BEBAC   Ing. Helmut Schütz

International Council for Harmonisation – ICH

Multidisciplinary Concept Papers

On 7 October 2016 the International Council for Harmonisation of Technical Requirements for Pharmaceuticals for Human Use (ICH) published two Final Endorsed Concept Papers (i.e., step 1 of the process).

M9: Biopharmaceutics Classification System-based Biowaivers

This proposed new multidisciplinary guideline will address Biopharmaceutics Classification System (BCS)-based biowaivers. This guideline will provide recommendations to support the biopharmaceutics classification of medicinal products and will provide recommendations to support the waiver of bioequivalence studies.
This will result in the harmonisation of current regional guidelines/guidance and support streamlined global drug development.

Biopharmaceutics Classification System (BCS)-based biowaivers may be applicable to BCS Class I and III drugs, however BCS-based biowaivers for these two classes are not recognized worldwide. Regulatory guidelines/draft guidance which includes the possibility of BCS-based biowaivers have been issued in, for instance, the EU, US, Canada and within the WHO. Also, Japanese guideline includes the possibility of bio­waivers based on the extent of formulation change. However, it appears from these guidelines that BCS based biowaivers may not be recognized globally or that the requested supportive data for such applications differs. In addition, even the classification itself may differ. This means that pharmaceutical companies have to follow different approaches in the different regions.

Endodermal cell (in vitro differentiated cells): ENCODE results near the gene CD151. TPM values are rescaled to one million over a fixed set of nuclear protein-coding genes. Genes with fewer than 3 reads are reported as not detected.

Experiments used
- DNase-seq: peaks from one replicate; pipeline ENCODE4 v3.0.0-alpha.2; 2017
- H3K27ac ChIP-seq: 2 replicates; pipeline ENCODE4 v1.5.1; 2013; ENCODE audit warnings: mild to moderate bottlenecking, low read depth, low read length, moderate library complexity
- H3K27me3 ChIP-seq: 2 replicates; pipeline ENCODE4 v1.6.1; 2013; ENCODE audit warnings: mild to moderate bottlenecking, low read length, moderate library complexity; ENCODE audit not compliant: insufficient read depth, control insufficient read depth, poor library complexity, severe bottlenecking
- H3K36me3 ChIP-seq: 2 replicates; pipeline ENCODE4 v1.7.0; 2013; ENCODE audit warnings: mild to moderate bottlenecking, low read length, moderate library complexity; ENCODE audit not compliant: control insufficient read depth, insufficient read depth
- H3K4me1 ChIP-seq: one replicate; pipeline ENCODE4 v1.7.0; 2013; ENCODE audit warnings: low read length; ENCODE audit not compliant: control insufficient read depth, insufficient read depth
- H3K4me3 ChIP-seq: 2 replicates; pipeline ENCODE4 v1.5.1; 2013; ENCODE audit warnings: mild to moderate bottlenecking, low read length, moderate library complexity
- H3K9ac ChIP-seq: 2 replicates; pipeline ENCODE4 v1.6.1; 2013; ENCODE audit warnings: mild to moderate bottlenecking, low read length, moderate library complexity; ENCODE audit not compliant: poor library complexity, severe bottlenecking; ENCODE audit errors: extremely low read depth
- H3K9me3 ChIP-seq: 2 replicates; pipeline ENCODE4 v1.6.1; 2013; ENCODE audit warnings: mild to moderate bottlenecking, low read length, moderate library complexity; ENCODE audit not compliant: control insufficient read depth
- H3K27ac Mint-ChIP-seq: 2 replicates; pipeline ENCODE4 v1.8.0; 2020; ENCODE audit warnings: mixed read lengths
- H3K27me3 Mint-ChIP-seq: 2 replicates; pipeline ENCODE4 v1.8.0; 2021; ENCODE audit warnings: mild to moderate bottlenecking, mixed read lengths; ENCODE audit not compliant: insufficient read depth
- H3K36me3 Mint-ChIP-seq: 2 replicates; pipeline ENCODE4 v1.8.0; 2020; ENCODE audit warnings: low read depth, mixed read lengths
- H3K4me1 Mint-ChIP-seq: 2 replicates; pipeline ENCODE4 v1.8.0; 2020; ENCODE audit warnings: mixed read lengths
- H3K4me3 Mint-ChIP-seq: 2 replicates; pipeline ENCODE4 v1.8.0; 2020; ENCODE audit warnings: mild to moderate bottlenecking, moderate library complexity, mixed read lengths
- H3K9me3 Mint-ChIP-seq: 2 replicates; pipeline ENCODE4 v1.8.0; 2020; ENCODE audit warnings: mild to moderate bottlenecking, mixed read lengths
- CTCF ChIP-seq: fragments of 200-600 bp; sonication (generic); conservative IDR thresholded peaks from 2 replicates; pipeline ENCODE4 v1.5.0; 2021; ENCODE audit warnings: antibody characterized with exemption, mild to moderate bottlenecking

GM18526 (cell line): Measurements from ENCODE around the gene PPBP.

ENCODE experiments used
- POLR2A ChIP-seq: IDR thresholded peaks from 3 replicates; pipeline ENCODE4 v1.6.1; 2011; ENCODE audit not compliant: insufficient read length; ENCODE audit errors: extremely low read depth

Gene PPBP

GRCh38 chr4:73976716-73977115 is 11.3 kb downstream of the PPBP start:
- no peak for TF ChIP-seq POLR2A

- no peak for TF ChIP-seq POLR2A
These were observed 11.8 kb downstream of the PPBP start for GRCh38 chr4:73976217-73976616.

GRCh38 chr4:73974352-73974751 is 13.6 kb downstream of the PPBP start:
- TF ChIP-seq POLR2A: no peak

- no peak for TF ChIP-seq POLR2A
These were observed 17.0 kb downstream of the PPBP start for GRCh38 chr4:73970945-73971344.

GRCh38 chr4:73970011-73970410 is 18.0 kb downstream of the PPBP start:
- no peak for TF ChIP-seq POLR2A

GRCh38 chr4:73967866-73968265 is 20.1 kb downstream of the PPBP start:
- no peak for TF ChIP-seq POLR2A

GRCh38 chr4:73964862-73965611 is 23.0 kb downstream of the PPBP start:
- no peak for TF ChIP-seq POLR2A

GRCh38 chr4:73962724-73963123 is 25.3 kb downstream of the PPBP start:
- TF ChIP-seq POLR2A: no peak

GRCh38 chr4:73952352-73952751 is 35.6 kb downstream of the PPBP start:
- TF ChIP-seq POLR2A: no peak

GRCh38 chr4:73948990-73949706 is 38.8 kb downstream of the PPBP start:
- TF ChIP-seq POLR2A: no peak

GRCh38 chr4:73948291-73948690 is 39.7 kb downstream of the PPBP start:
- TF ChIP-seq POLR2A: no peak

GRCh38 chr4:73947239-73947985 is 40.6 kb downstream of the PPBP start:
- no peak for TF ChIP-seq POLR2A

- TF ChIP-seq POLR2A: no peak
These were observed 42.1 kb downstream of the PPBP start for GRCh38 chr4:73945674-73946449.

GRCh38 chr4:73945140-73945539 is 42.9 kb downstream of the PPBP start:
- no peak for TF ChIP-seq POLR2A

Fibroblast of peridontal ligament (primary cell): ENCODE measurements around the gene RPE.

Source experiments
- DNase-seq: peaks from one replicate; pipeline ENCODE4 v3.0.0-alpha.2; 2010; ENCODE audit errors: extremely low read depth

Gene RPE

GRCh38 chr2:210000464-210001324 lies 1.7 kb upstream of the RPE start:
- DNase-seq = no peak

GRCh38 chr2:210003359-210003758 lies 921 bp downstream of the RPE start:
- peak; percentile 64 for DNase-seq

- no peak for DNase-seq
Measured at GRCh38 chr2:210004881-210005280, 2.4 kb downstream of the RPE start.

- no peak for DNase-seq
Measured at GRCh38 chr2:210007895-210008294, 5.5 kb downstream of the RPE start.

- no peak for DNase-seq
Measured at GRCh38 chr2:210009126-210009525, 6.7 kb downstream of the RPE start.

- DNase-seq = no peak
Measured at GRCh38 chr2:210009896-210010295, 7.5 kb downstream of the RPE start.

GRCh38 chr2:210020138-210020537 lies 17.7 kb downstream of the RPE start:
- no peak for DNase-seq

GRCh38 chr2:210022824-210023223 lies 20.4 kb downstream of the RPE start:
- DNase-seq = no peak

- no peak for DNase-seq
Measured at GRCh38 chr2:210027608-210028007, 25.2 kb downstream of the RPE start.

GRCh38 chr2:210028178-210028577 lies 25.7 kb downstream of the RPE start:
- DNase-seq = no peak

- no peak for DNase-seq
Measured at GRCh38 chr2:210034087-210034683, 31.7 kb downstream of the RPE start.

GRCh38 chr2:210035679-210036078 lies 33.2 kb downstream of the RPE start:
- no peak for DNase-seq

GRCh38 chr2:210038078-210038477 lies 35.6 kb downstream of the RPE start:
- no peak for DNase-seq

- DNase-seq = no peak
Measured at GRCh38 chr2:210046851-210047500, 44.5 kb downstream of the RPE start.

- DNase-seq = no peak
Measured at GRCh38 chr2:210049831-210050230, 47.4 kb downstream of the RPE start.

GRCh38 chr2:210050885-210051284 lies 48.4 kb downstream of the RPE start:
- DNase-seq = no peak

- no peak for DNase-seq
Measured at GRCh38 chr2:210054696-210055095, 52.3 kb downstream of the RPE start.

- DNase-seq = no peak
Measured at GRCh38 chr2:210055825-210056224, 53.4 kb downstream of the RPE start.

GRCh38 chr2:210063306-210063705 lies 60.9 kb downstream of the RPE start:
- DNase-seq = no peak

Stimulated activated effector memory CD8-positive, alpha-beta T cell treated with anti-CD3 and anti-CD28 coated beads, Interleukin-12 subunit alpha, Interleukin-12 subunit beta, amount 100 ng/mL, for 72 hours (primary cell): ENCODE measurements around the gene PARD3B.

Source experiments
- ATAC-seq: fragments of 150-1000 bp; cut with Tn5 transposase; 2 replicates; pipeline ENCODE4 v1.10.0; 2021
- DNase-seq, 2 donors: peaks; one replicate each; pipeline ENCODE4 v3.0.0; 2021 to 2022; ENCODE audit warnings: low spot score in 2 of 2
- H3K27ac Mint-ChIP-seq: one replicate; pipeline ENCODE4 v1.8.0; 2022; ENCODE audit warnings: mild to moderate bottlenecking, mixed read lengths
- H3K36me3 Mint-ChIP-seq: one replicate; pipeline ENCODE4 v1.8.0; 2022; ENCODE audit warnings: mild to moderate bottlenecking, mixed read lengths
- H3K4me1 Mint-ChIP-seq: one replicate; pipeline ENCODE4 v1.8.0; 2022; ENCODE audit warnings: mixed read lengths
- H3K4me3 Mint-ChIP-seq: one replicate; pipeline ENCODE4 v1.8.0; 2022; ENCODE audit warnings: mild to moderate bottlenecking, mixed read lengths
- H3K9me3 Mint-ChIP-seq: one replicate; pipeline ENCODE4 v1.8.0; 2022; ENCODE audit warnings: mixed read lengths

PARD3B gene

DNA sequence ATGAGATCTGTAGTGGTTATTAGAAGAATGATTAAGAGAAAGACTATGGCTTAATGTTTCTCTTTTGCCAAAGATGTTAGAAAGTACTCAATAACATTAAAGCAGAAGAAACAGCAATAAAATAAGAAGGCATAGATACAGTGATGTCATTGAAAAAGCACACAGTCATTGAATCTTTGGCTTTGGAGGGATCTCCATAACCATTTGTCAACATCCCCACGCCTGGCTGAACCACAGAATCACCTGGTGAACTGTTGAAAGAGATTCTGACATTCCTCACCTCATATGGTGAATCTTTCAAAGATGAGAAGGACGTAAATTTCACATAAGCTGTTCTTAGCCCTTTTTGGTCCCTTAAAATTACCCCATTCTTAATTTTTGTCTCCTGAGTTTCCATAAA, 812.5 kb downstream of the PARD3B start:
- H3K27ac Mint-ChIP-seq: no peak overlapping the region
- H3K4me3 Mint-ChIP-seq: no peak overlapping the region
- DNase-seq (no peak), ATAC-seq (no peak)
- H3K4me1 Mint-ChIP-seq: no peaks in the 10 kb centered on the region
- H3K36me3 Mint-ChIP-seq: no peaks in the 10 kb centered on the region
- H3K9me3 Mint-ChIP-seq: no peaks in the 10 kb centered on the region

M10: Bioanalytical Method Validation

The proposed new multidisciplinary guideline will apply to the validation of bioanalytical methods and study sample analyses in non-clinical and clinical studies. This guideline will provide recommendations on the scientific regulatory requirements for bioanalysis conducted during the development of drugs of both chemical and biological origins. This will result in the harmonisation of current regional guidelines/guidances and support streamlined global drug development.

Bioanalysis herein means the quantification of drugs and their metabolites in biological matrices such as plasma, serum, blood, urine or other body fluids, which are conducted in non-clinical and clinical studies. Reliable data derived through validated bioanalytical methods are key for the review of marketing authorisation application.
In the EU, US and Japan, regulatory guidelines or draft guidances for bioanalytical method validation (BMV) have been issued and recommendations on basic requirements are established for these nations/regions. However, several differences in method validation and study sample analysis exist among these guidelines/guidances and remain hurdles for the mutual use of bioanalytical data in global drug development. This means that sponsors, pursuing global approvals, are required to reconcile multiple guidelines/guidances in different countries and often requires unnecessary duplicative testing in order to meet the variable requirements.